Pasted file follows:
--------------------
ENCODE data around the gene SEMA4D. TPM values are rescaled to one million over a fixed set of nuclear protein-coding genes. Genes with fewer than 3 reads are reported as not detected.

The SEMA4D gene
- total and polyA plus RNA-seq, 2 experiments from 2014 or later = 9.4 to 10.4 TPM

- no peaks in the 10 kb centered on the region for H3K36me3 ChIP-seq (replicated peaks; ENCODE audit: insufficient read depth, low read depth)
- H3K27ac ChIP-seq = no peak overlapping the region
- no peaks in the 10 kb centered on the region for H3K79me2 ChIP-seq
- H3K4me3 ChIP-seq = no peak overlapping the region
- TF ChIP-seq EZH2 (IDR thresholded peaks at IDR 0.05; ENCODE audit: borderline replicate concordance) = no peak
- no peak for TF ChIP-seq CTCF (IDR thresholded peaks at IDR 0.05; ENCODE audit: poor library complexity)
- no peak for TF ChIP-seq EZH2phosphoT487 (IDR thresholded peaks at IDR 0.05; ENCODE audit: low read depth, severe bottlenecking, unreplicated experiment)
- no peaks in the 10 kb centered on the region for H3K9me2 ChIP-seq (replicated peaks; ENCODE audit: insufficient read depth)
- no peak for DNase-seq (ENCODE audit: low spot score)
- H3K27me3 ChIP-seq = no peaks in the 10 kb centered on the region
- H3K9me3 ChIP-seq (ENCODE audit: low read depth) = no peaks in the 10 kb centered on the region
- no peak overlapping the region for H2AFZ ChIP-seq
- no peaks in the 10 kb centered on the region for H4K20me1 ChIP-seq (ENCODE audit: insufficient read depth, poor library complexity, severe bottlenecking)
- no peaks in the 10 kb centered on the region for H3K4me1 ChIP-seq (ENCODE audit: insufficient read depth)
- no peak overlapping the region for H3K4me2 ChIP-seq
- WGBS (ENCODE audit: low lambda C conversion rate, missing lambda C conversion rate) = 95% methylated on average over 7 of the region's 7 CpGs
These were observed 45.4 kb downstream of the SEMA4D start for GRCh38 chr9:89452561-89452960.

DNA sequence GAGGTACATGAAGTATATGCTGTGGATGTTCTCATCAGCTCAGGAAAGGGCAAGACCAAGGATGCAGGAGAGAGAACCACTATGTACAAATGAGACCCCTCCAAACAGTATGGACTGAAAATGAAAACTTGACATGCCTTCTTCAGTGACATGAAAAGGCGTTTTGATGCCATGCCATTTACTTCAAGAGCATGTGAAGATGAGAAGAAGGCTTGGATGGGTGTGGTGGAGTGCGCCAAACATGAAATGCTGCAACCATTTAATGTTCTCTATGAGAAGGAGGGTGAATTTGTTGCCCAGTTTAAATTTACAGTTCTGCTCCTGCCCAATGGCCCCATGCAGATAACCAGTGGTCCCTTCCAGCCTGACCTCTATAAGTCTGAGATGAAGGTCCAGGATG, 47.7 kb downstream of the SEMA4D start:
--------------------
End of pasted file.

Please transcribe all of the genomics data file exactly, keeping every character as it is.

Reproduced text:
ENCODE data around the gene SEMA4D. TPM values are rescaled to one million over a fixed set of nuclear protein-coding genes. Genes with fewer than 3 reads are reported as not detected.

The SEMA4D gene
- total and polyA plus RNA-seq, 2 experiments from 2014 or later = 9.4 to 10.4 TPM

- no peaks in the 10 kb centered on the region for H3K36me3 ChIP-seq (replicated peaks; ENCODE audit: insufficient read depth, low read depth)
- H3K27ac ChIP-seq = no peak overlapping the region
- no peaks in the 10 kb centered on the region for H3K79me2 ChIP-seq
- H3K4me3 ChIP-seq = no peak overlapping the region
- TF ChIP-seq EZH2 (IDR thresholded peaks at IDR 0.05; ENCODE audit: borderline replicate concordance) = no peak
- no peak for TF ChIP-seq CTCF (IDR thresholded peaks at IDR 0.05; ENCODE audit: poor library complexity)
- no peak for TF ChIP-seq EZH2phosphoT487 (IDR thresholded peaks at IDR 0.05; ENCODE audit: low read depth, severe bottlenecking, unreplicated experiment)
- no peaks in the 10 kb centered on the region for H3K9me2 ChIP-seq (replicated peaks; ENCODE audit: insufficient read depth)
- no peak for DNase-seq (ENCODE audit: low spot score)
- H3K27me3 ChIP-seq = no peaks in the 10 kb centered on the region
- H3K9me3 ChIP-seq (ENCODE audit: low read depth) = no peaks in the 10 kb centered on the region
- no peak overlapping the region for H2AFZ ChIP-seq
- no peaks in the 10 kb centered on the region for H4K20me1 ChIP-seq (ENCODE audit: insufficient read depth, poor library complexity, severe bottlenecking)
- no peaks in the 10 kb centered on the region for H3K4me1 ChIP-seq (ENCODE audit: insufficient read depth)
- no peak overlapping the region for H3K4me2 ChIP-seq
- WGBS (ENCODE audit: low lambda C conversion rate, missing lambda C conversion rate) = 95% methylated on average over 7 of the region's 7 CpGs
These were observed 45.4 kb downstream of the SEMA4D start for GRCh38 chr9:89452561-89452960.

DNA sequence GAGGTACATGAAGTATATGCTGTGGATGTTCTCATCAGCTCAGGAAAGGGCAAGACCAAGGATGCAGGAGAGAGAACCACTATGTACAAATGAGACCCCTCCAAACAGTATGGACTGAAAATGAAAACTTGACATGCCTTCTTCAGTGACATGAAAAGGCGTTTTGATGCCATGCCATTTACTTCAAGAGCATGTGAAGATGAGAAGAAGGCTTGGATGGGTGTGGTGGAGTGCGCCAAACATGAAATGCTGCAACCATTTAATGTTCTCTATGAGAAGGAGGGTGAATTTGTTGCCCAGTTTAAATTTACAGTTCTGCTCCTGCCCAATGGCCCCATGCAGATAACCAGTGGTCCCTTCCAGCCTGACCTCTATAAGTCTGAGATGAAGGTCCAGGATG, 47.7 kb downstream of the SEMA4D start: